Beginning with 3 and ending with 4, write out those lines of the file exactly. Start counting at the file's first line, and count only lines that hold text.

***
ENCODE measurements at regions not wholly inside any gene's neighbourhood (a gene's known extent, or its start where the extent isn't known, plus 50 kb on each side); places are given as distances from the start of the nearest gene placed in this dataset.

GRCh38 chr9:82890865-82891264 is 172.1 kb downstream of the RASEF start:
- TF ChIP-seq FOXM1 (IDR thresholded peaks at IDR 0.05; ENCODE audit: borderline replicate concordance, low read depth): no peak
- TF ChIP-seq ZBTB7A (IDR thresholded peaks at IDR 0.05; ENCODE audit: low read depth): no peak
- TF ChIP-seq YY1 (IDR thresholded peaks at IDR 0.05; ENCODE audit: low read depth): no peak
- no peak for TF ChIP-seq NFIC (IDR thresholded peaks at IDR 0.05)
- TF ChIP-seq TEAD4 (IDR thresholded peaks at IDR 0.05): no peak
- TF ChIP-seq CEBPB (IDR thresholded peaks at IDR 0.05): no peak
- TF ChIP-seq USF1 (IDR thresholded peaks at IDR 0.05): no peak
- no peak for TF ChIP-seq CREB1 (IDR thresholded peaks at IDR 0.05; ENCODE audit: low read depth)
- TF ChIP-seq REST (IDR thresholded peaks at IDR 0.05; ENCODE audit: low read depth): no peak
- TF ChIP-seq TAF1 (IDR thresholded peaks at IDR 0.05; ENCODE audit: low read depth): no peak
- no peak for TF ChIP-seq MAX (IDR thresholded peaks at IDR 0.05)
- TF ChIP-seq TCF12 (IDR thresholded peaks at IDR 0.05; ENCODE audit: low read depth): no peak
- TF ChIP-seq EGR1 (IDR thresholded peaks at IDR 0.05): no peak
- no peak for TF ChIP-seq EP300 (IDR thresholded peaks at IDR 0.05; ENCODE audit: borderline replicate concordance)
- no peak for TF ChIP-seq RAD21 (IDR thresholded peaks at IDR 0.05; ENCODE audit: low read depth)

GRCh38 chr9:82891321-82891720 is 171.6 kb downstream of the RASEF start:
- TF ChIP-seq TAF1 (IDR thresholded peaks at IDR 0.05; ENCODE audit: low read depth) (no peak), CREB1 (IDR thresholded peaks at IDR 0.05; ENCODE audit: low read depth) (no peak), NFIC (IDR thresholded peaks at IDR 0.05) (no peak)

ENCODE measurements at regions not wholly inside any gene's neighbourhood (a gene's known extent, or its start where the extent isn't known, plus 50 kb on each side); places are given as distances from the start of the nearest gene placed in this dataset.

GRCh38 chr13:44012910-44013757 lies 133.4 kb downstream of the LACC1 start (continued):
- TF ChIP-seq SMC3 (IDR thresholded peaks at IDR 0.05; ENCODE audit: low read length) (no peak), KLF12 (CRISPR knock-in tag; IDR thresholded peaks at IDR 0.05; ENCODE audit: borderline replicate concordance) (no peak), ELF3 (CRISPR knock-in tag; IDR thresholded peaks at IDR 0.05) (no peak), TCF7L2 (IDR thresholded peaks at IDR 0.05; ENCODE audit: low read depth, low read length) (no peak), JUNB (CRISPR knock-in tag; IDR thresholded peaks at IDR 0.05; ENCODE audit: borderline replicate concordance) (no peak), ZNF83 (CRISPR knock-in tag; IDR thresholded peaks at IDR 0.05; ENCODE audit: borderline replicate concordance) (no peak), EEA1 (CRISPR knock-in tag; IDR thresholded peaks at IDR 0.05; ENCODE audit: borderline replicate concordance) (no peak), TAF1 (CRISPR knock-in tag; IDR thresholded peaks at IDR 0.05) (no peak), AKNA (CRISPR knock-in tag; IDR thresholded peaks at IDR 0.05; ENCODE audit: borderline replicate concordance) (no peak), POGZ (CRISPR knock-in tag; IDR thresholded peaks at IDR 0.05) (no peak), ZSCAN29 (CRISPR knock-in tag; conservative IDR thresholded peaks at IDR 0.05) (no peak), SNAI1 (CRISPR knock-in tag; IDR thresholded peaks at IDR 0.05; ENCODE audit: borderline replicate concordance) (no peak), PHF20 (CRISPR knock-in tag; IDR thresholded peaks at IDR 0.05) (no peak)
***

- TF ChIP-seq FOXM1 (IDR thresholded peaks at IDR 0.05; ENCODE audit: borderline replicate concordance, low read depth): no peak
- TF ChIP-seq ZBTB7A (IDR thresholded peaks at IDR 0.05; ENCODE audit: low read depth): no peak